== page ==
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Carlson v. University of New England

United States Court of Appeals, First Circuit

August 10, 2018

LARA CARLSON, Plaintiff, Appellant,
v.
UNIVERSITY OF NEW ENGLAND, Defendant, Appellee.

          APPEAL FROM THE UNITED STATES DISTRICT COURT FOR THE DISTRICT OF MAINE [Hon. Jon D. Levy, U.S. District Judge]

          Alexis Garmey Chardon, with whom Christopher A. Harmon, David Kreisler, and Terry Garmey & Associates were on brief, for appellant.

          Peter F. Herzog, with whom Patricia A. Peard, Amber R. Attalla, and Bernstein Shur were on brief, for appellee.

          Before Torruella, Lynch, and Barron, Circuit Judges.

          LYNCH, CIRCUIT JUDGE

         The district court entered summary judgment against Dr. Lara Carlson, a faculty member, on her claim of retaliation under Title VII and the Maine Human Rights Act (MHRA) against her employer, the University of New England (UNE). Carlson alleges that, after she complained to UNE about sexual harassment by her department chair and supervisor, Dr. Paul Visich, the school retaliated against her in various ways. These alleged retaliatory acts include transferring her to a new department after obtaining her consent to transfer based on material misrepresentations. She alleges that this transfer reduced her teaching and career opportunities.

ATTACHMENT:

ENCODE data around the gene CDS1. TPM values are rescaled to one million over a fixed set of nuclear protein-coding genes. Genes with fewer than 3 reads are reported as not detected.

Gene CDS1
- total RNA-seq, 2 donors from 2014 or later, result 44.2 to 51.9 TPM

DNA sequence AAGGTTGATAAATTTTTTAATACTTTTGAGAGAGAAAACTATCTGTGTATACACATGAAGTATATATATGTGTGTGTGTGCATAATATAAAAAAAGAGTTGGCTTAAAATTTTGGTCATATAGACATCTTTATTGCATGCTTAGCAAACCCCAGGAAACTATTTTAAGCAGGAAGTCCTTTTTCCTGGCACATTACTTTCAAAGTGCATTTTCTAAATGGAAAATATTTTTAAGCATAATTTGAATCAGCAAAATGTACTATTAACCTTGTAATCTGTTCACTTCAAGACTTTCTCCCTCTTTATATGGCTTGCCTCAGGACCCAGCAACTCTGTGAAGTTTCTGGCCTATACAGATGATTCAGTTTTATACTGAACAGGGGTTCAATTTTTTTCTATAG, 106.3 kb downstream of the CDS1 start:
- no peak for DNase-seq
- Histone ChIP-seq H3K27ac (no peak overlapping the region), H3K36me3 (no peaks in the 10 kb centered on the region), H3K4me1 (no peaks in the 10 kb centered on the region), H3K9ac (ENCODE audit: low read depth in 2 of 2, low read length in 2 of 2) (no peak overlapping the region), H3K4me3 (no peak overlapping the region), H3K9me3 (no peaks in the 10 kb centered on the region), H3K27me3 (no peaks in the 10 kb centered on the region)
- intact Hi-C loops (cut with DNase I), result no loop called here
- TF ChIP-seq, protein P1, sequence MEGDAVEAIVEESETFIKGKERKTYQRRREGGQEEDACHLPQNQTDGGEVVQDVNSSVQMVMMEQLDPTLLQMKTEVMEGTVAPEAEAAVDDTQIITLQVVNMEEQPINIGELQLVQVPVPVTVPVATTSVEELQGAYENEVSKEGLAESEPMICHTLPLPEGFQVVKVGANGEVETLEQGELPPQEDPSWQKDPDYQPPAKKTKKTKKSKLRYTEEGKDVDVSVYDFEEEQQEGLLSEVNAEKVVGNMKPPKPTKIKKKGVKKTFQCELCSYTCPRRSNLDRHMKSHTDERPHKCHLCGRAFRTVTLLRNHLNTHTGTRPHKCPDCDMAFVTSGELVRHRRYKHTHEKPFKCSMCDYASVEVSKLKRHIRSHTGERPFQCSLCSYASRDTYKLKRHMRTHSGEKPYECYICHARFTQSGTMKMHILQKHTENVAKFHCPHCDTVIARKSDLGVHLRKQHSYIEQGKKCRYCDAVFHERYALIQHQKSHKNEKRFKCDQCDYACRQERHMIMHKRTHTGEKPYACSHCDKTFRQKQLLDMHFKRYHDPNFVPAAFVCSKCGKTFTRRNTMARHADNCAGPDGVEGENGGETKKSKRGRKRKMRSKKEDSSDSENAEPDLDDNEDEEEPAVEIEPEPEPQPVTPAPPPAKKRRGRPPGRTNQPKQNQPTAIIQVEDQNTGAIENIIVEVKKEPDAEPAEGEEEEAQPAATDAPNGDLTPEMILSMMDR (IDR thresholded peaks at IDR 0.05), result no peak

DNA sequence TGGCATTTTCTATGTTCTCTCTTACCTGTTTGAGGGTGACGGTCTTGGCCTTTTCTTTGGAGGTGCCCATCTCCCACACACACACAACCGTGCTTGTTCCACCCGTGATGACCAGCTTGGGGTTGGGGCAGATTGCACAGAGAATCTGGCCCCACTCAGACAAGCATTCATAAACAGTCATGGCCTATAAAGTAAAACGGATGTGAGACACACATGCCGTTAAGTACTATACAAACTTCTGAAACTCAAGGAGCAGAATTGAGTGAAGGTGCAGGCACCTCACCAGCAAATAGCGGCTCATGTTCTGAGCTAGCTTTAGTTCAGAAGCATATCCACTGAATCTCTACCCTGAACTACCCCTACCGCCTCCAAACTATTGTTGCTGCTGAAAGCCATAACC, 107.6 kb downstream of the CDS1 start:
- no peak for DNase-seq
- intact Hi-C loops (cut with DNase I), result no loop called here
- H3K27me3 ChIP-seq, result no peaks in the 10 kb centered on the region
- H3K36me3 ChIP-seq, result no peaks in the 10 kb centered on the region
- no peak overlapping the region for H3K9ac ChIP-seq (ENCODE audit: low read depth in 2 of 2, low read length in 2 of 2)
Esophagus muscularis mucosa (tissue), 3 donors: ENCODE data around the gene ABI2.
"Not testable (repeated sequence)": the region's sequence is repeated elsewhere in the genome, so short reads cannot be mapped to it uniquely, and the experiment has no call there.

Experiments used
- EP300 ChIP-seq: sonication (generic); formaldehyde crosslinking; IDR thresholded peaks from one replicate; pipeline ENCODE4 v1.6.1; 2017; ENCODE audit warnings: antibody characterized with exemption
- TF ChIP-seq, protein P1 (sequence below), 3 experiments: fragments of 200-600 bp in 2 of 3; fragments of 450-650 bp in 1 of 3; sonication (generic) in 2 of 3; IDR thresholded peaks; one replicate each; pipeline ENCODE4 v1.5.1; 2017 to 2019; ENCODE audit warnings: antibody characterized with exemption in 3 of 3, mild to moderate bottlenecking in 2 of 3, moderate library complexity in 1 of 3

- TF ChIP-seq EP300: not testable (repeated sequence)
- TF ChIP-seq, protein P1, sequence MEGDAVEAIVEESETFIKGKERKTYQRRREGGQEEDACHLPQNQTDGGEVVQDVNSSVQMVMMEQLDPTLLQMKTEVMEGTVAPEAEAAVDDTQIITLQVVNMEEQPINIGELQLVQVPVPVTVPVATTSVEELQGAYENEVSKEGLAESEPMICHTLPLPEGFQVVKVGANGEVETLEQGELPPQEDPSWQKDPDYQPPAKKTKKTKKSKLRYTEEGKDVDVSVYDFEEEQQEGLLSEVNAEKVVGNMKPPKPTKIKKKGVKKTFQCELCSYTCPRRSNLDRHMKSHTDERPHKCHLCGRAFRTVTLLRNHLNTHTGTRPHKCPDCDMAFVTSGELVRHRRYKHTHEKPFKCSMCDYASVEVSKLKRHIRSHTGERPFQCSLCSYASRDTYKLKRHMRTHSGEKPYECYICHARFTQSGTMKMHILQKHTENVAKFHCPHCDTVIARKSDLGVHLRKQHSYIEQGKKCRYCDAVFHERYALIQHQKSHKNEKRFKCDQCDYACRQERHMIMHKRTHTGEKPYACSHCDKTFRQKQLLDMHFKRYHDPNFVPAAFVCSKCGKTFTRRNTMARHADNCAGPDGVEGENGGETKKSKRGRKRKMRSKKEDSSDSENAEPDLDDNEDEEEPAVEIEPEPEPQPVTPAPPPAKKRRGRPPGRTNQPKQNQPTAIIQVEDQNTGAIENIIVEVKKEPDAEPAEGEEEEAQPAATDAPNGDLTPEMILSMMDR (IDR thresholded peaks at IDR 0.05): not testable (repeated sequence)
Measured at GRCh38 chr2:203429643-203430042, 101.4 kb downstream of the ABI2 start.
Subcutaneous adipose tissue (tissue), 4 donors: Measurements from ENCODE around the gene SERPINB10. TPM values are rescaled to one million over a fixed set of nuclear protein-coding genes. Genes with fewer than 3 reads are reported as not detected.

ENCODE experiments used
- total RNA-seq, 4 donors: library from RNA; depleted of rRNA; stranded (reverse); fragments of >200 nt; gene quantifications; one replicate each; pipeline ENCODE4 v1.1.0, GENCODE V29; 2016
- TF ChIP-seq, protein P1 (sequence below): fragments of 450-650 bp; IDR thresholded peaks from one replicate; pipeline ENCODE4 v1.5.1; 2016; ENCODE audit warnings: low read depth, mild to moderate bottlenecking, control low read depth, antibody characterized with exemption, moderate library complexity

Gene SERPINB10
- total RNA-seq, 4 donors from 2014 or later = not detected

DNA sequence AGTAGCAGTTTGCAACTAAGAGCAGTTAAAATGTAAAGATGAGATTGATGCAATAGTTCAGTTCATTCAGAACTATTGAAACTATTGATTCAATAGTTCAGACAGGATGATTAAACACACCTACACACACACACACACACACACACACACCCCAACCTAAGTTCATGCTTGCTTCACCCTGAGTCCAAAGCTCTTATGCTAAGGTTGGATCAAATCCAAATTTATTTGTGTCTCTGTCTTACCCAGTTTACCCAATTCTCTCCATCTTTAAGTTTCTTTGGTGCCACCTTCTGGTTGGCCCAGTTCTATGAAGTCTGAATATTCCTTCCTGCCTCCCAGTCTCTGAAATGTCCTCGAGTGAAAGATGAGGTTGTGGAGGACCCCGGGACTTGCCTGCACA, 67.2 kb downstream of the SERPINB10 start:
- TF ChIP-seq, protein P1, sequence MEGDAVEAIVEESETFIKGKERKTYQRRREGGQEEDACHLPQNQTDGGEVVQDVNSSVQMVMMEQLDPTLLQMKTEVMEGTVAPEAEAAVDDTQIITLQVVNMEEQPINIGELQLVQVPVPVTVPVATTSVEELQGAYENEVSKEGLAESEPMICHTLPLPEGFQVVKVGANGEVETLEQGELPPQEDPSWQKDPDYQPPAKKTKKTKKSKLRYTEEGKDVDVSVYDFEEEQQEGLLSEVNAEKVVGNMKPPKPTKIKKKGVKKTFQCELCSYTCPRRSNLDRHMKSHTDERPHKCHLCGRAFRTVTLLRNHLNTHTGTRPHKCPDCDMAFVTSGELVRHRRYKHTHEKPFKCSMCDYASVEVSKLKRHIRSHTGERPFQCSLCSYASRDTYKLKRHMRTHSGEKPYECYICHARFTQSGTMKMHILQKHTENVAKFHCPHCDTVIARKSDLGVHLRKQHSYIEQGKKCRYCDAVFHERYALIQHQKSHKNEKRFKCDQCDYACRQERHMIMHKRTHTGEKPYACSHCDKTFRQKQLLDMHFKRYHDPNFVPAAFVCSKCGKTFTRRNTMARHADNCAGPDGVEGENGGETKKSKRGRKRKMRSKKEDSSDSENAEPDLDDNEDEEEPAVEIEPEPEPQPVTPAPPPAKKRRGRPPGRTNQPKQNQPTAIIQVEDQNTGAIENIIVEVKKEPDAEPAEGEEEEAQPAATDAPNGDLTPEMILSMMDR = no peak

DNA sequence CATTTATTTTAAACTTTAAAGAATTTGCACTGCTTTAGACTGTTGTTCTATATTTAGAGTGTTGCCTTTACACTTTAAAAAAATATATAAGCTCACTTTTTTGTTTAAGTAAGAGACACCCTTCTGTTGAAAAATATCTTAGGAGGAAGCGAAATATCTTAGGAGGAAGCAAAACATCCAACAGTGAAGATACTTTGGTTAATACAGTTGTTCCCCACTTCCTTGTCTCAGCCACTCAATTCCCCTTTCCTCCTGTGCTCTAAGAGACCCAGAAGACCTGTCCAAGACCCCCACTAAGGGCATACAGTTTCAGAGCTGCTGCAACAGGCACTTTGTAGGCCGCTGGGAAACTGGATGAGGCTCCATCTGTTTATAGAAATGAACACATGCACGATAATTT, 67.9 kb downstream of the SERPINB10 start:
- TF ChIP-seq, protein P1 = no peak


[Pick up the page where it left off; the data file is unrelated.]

Carlson has demonstrated that there are genuine disputes of material fact as to whether UNE misled Carlson into transferring departments. There is also a genuine dispute of fact as to whether Carlson's transfer was the true reason for her change in course assignments. We reverse the district court's entry of judgment and remand for further proceedings.

         I. Background

         A. Facts